Fox Farming

Fur Biting

This is seen occasionally in foxes. It is usually connected with shedding of the coat. Often, infections such as ringworm are involved. Animals may bite themselves until they bleed. Deep sores may develop around the tail and thighs. Impacted anal […]

Dimethylnitrosamine (DMNA)

This poison was seen when herring was preserved with sodium nitrate. Heating to produce herring meal resulted in formation of DMNA. This highly toxic poison causes severe liver damage. Animals lose appetite and have abundant fluid in the abdomen. Post […]


These are a common problem during warm weather. Adult female fleas bite foxes to obtain blood. They then lay eggs in cracks, etc. around pens and next boxes. These eggs hatch to small larvae which soon form into pupae. Any […]

Chlorinated Hydrocarbons

These are insecticides in fairly common use. They will cause less of appetite and condition with terminal convulsions. A few years ago, these were used on baited corn to kill birds in Great Britain.Wild foxes eating dead birds showed the […]


There are two types of tapeworms of concern. Both can live as adults in the fox gut and pass eggs. Eggs are picked up by a second host. In one, Dipylidium caninum, this host is the flea larvae. Infected adult […]

Rickets: Calcium Phosphorus Deficiency

Calcium required for growth (seven to thirty-seven weeks of age) is between 0.5 percent and 0.6 percent of the dry diet. The ratio between calcium and phosphorus is omportant and should be about 1.0 to 1.0. Abnormal ratios will result […]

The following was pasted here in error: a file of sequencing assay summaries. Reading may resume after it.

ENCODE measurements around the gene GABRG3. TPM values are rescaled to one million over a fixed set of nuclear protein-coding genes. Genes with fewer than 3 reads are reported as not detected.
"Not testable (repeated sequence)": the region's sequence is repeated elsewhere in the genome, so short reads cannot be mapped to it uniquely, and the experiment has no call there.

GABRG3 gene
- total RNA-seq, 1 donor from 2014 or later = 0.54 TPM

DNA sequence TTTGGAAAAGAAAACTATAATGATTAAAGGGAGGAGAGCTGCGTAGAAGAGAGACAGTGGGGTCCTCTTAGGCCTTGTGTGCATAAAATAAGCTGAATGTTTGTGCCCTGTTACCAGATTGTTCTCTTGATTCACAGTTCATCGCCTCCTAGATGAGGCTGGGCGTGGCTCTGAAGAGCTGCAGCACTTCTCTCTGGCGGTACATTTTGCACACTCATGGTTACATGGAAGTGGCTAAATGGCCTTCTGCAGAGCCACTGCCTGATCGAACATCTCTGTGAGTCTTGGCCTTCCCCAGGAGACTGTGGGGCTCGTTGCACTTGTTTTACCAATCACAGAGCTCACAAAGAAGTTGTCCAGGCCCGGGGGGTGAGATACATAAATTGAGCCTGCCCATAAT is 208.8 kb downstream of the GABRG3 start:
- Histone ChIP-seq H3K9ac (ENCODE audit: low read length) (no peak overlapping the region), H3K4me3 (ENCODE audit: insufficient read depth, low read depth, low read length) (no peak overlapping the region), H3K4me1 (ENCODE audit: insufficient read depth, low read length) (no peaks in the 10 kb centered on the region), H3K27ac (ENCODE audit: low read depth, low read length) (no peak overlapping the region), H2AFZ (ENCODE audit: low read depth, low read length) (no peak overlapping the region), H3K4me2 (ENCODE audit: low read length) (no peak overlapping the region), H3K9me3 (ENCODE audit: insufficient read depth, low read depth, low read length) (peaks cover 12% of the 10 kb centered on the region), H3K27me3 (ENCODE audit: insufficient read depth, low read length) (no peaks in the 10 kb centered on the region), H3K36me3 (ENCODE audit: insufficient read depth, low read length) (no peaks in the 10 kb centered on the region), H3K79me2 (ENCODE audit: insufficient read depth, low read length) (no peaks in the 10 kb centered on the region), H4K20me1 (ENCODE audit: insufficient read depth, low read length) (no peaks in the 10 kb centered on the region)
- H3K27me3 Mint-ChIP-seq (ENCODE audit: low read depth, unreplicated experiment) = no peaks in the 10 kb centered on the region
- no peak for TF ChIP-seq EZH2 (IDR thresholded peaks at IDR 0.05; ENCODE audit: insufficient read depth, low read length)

Figure IX. Roundworm egg in feces magnified 300 times.


These are more common in young animals. They cause no major problem unless present in large numbers. Adult worms in the fox gut pass eggs in the feces (Figure IX). After several weeks of warm, damp weather, these eggs develop […]


It must be high quality for growth. from seven to 23 weeks of age between 25 percent adn 34 percent is required (dry matter basis for analysis). After this, between 19 percent and 25 percent is required. Deficiencies retard growth, […]

Chastek Paralysis (Vitamin B1 or Thiamine Deficiency)

This was first reported on the Chastek Fox Farm in Minnesota in 1936. It is due to this vitamin being destroyed in the feed. Certain fish contain the destructive enzyme known as thiaminase. Common ones include smelt, alewife, sucker, saltwater […]

Clostridiosis Botulism

This is always a potential ranch hazard due to contamination of fish or meat. The cause is high levels of type A, C, or E toxin produced by Clostridium botulinum. The toxin is made by bacterial growth in unfrozen or […]